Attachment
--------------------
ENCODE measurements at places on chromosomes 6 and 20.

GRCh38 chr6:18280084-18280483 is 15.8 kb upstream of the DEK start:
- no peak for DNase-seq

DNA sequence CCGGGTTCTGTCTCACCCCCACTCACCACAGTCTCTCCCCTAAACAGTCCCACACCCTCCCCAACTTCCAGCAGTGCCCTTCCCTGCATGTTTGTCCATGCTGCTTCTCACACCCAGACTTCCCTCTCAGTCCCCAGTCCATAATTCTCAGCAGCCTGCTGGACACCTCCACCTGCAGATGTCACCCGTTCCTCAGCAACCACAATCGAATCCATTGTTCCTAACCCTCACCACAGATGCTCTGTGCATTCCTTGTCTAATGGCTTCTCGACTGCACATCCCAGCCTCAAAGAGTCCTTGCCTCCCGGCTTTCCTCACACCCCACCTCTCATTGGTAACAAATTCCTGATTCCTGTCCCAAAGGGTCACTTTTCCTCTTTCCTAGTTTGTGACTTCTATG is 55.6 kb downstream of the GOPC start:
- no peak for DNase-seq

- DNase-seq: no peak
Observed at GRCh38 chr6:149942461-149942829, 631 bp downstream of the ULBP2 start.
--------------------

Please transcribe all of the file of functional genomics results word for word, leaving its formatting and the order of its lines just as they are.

ENCODE measurements at places on chromosomes 6 and 20.

GRCh38 chr6:18280084-18280483 is 15.8 kb upstream of the DEK start:
- no peak for DNase-seq

DNA sequence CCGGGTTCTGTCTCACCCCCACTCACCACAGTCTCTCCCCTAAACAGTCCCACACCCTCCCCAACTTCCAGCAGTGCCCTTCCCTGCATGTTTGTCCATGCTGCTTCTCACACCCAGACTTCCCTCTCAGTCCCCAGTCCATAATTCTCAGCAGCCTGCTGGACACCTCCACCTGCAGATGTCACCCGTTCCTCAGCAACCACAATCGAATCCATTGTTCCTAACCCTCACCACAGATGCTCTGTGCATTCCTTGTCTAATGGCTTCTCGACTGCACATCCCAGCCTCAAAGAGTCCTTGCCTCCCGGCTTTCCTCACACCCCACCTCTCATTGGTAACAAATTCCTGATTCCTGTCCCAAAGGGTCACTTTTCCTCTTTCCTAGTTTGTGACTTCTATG is 55.6 kb downstream of the GOPC start:
- no peak for DNase-seq

- DNase-seq: no peak
Observed at GRCh38 chr6:149942461-149942829, 631 bp downstream of the ULBP2 start.